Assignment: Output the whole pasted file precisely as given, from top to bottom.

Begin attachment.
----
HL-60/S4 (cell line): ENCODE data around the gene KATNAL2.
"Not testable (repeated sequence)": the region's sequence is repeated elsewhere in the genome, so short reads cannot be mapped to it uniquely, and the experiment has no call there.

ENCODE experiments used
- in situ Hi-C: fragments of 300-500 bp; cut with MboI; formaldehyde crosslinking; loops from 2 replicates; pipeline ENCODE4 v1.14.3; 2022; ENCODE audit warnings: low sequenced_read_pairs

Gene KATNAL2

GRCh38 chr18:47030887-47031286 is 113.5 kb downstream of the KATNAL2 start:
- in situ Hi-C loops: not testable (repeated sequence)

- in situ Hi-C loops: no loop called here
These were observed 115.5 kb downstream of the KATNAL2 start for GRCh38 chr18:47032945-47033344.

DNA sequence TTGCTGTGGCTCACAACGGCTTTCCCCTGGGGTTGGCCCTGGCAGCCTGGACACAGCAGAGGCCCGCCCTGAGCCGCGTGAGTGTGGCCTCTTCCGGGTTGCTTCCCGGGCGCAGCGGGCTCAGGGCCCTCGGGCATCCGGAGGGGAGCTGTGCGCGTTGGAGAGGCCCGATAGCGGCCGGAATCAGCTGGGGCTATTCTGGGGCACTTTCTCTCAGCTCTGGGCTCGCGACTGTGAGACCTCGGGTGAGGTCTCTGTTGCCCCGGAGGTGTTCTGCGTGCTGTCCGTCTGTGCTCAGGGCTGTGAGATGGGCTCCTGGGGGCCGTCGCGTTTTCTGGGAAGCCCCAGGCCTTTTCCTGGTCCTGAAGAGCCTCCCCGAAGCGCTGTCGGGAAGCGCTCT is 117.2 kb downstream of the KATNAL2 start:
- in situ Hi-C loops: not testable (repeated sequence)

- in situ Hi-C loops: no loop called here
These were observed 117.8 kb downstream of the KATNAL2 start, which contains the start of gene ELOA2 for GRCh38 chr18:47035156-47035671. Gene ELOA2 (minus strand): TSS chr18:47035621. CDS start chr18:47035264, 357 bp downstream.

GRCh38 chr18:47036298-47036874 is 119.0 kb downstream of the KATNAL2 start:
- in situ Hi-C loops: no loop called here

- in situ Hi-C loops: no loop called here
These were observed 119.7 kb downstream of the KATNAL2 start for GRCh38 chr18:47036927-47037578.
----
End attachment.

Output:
HL-60/S4 (cell line): ENCODE data around the gene KATNAL2.
"Not testable (repeated sequence)": the region's sequence is repeated elsewhere in the genome, so short reads cannot be mapped to it uniquely, and the experiment has no call there.

ENCODE experiments used
- in situ Hi-C: fragments of 300-500 bp; cut with MboI; formaldehyde crosslinking; loops from 2 replicates; pipeline ENCODE4 v1.14.3; 2022; ENCODE audit warnings: low sequenced_read_pairs

Gene KATNAL2

GRCh38 chr18:47030887-47031286 is 113.5 kb downstream of the KATNAL2 start:
- in situ Hi-C loops: not testable (repeated sequence)

- in situ Hi-C loops: no loop called here
These were observed 115.5 kb downstream of the KATNAL2 start for GRCh38 chr18:47032945-47033344.

DNA sequence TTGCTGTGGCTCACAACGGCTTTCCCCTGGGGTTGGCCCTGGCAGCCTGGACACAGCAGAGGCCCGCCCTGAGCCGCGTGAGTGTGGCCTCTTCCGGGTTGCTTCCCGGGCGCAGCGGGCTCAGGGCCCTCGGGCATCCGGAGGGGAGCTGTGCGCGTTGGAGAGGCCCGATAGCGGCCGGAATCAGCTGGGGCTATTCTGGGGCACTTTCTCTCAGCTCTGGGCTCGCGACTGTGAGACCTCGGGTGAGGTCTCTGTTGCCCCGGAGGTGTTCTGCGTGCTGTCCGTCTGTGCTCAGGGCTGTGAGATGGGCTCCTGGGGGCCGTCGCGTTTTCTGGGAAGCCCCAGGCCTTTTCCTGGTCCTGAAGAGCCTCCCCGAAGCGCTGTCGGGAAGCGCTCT is 117.2 kb downstream of the KATNAL2 start:
- in situ Hi-C loops: not testable (repeated sequence)

- in situ Hi-C loops: no loop called here
These were observed 117.8 kb downstream of the KATNAL2 start, which contains the start of gene ELOA2 for GRCh38 chr18:47035156-47035671. Gene ELOA2 (minus strand): TSS chr18:47035621. CDS start chr18:47035264, 357 bp downstream.

GRCh38 chr18:47036298-47036874 is 119.0 kb downstream of the KATNAL2 start:
- in situ Hi-C loops: no loop called here

- in situ Hi-C loops: no loop called here
These were observed 119.7 kb downstream of the KATNAL2 start for GRCh38 chr18:47036927-47037578.